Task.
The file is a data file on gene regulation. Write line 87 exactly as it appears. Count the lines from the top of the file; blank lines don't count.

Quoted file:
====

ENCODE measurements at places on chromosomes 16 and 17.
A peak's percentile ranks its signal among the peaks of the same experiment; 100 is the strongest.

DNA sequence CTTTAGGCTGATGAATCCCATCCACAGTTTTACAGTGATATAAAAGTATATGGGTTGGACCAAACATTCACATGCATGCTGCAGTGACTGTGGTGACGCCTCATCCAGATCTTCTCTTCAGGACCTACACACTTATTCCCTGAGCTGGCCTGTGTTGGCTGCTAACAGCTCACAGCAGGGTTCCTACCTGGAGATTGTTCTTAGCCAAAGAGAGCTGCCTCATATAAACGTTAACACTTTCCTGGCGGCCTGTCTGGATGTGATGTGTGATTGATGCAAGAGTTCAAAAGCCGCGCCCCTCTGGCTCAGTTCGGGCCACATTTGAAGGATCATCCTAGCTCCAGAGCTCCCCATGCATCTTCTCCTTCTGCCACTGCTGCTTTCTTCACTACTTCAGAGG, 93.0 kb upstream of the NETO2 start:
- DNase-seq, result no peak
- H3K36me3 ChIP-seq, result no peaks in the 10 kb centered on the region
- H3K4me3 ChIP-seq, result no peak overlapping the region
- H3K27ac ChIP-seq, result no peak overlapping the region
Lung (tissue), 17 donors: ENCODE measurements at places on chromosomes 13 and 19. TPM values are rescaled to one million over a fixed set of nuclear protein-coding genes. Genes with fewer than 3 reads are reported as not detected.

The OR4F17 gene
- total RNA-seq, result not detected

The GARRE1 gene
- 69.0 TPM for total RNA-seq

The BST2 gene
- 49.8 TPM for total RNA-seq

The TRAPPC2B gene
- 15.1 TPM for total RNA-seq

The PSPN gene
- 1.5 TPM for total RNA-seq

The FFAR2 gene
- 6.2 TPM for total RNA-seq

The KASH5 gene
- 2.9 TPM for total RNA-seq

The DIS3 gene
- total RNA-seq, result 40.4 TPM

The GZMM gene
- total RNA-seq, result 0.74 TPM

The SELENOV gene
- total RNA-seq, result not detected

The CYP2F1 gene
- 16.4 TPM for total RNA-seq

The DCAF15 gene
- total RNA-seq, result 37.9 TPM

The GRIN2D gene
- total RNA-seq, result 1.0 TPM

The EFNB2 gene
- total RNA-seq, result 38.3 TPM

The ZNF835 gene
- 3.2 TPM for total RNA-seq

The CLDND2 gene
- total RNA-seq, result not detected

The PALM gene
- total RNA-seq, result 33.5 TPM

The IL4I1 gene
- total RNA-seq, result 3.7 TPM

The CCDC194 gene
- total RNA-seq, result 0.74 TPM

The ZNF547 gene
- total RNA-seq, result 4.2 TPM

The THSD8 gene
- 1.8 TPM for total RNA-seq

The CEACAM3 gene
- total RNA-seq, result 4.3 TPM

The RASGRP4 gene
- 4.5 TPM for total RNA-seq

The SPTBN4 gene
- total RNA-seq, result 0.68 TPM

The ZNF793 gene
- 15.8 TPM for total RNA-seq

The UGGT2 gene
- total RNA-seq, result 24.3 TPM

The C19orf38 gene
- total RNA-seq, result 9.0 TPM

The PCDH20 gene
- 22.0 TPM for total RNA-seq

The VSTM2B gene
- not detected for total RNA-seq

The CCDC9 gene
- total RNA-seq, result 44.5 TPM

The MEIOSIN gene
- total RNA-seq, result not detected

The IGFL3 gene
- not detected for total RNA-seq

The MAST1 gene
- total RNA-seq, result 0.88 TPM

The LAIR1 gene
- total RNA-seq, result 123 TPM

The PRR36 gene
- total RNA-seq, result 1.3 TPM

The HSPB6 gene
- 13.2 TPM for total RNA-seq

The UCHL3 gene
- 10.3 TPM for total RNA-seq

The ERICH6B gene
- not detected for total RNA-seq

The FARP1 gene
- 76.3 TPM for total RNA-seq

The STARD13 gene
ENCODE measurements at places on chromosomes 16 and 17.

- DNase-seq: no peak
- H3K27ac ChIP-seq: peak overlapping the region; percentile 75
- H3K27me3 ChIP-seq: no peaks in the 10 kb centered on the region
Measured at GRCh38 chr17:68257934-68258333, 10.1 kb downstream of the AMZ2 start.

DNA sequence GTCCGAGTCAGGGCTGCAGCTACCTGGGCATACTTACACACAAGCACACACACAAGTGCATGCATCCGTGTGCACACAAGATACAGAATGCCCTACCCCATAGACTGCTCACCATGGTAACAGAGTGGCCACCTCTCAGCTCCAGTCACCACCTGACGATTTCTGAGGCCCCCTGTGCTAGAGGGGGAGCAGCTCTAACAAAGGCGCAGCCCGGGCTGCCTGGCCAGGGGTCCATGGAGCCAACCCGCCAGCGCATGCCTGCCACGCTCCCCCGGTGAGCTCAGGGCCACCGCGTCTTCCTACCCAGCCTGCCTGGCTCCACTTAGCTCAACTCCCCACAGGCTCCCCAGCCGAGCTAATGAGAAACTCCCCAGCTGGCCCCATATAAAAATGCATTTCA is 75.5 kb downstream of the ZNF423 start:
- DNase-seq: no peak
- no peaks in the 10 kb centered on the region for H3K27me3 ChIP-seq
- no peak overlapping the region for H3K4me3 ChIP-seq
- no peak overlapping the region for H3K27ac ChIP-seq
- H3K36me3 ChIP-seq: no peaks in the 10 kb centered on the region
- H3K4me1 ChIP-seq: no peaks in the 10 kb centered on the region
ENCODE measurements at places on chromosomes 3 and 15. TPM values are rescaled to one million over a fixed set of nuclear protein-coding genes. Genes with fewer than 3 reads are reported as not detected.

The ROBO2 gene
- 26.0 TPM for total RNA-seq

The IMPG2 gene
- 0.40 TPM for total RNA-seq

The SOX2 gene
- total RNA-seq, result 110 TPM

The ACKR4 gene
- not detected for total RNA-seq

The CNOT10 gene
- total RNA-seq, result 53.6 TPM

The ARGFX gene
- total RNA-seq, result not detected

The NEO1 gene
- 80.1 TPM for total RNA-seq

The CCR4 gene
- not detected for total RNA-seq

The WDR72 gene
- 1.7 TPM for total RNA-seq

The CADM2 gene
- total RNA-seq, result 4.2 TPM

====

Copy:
The STARD13 gene